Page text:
Doctor Who ‘The Eleventh Hour’ 5.1 (3rd April 2010, BBC 1)

A Serpent, an apple and a garden. With the new Doctor Who series we are on familiar story-telling territory, but with an electrifying and stimulating twist.

In ‘Blink’ (3.10) Steve Moffat utilises the horror genre beautifully, as the rain is pouring down and a young woman (Sally Sparrow) enters a deserted house. In the ‘Eleventh Hour’, Moffat again builds on the audience familiarity with certain narrative tropes to great effect. At the start of the programme the Doctor in his TARDIS whirls over London and a shot of the Millenium Dome from the air is a reminder of the Eastenders opening titles, but London is passed over and the TARDIS falls into a typical English Countryside scene. Here there is a local post office (which is closed), a Duck Pond and a Village Green, a pub and a red telephone box. There is even an old lady (Annette Crosbie) living in an a pretty cottage. The Doctor seems to have landed in the landscape of a murder mystery, which is more like Agatha Christie or Midsomer Murders than the landscapes of the Bill and the Sweeney familiar in the Russell T Davies era.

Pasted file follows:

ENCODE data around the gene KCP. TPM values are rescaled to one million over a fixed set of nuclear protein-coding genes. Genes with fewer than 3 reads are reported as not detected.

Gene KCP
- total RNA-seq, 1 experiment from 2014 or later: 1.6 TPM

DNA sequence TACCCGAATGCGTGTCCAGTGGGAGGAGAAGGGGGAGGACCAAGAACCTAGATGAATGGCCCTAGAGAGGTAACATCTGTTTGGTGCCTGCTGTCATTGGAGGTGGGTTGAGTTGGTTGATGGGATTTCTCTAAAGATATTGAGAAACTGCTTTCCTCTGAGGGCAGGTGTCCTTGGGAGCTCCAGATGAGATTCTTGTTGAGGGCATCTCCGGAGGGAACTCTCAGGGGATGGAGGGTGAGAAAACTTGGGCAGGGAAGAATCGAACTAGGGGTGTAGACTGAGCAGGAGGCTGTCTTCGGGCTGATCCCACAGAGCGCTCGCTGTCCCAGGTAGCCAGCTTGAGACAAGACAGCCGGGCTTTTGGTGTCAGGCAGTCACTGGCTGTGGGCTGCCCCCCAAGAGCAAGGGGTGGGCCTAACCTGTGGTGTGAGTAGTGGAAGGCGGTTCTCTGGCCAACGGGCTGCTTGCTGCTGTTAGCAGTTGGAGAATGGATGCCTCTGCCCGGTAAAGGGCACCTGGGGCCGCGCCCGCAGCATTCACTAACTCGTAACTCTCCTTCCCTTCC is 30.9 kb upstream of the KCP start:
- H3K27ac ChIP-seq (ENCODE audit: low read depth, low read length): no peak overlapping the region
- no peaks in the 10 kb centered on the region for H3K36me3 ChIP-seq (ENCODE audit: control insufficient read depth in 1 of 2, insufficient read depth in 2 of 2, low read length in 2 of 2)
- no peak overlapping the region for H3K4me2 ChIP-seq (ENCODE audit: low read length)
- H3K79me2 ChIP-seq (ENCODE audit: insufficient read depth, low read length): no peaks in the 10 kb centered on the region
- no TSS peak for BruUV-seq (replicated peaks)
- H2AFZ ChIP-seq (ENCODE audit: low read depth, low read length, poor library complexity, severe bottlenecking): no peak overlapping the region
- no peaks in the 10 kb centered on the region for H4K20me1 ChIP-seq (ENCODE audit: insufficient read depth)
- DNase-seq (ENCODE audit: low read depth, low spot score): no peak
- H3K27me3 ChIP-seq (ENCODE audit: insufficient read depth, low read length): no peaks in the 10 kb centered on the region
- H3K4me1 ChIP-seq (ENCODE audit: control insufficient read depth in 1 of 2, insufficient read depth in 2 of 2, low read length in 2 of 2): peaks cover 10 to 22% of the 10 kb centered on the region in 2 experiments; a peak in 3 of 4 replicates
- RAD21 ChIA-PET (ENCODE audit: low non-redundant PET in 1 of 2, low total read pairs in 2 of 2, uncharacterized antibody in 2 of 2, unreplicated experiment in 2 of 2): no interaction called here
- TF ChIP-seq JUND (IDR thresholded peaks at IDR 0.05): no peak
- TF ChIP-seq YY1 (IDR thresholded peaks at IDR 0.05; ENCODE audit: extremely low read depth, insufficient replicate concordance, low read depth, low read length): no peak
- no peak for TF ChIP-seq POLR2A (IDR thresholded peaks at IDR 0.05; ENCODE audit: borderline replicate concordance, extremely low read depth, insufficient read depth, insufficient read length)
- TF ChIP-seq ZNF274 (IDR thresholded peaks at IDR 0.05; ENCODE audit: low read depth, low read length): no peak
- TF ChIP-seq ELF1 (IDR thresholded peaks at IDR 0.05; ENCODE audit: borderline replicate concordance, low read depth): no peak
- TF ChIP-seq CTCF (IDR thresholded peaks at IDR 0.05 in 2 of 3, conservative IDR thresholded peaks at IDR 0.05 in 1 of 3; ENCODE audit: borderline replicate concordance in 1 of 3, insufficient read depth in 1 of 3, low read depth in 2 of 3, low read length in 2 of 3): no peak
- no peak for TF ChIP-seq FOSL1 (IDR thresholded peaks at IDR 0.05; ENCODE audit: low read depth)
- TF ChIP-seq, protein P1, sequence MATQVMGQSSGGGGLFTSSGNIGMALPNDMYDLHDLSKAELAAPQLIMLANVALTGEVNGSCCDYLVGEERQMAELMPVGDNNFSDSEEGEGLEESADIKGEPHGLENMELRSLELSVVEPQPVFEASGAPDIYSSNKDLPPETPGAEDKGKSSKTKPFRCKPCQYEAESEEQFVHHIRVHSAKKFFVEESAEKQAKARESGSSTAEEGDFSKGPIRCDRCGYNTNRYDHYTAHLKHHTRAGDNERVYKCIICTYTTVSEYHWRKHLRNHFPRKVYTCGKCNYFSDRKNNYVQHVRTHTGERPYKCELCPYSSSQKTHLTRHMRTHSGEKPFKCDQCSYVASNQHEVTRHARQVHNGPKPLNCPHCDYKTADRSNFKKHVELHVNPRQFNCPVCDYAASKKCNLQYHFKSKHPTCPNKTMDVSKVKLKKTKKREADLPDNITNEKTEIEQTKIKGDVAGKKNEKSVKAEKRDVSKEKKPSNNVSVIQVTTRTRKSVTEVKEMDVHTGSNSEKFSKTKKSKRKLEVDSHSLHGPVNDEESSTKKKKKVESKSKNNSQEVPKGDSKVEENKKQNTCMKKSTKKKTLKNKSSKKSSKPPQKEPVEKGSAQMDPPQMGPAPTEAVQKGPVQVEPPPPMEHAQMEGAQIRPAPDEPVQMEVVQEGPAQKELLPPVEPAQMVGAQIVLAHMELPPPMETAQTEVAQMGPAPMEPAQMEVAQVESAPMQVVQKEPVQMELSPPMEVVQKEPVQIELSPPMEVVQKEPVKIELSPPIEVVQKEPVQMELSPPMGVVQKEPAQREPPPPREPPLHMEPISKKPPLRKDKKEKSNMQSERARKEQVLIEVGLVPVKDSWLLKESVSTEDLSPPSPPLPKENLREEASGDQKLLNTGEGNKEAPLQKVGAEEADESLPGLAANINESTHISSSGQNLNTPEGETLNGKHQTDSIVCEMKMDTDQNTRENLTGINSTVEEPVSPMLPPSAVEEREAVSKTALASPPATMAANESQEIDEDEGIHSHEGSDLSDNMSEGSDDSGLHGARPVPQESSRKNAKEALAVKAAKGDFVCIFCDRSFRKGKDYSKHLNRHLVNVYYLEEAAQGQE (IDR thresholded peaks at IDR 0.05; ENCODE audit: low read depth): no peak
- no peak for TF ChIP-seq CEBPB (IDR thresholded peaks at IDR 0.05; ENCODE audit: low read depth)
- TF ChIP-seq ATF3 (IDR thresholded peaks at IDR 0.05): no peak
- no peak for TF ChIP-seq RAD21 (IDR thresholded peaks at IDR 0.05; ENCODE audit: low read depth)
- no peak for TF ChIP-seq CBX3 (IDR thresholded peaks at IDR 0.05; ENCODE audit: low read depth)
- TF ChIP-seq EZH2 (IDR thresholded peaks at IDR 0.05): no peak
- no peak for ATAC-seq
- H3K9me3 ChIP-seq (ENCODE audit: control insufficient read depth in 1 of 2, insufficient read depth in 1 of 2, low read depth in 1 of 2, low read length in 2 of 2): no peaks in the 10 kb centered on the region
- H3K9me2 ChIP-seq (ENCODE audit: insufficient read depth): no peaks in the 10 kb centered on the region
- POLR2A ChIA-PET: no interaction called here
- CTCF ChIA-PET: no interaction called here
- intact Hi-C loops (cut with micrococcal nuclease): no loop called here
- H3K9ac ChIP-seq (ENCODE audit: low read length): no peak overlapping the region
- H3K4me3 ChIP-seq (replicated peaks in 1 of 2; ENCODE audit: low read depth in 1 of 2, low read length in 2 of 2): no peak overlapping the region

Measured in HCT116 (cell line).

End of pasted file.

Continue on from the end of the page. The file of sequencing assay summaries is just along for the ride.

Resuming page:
In the episode there was a nice balance of humour and moments that made hearts skip beats. 20 minutes to save the world is cliché and the countdown to 0 on all clocks reminds us of all those moments in films when the hero saves us all and just in time. This didn’t really matter though, because the monster was really a sub plot to the main plot which was about introducing the viewers to the new Doctor and companion. I felt that the episode was about the imagination, and the childhood world that actually come alive in adulthood. The idea that the simple crack in the child’s bedroom wall conceals secrets and monsters was played out to great effect in this episode. I liked the juxtaposition between the Doctor and Prisoner Zero as they are still both evolving into what they should be, Prisoner Zero getting the voices wrong and the Doctor is still ‘cooking’. The putting on the clothes was symbolic. Once Matt Smith had his tweeds and bow tie he ws the Doctor and that montage of the previous Doctors confirmed the Eleventh Doctor as here. Gone was the idea that the regeneration as a death and the emotional pull of the tenth Doctor’s last line, ‘I don’t want to go’. As the Doctor left the garden and entered the TARDIS, this was just the beginning.

Doctor Who Matt Smith Steven Moffat

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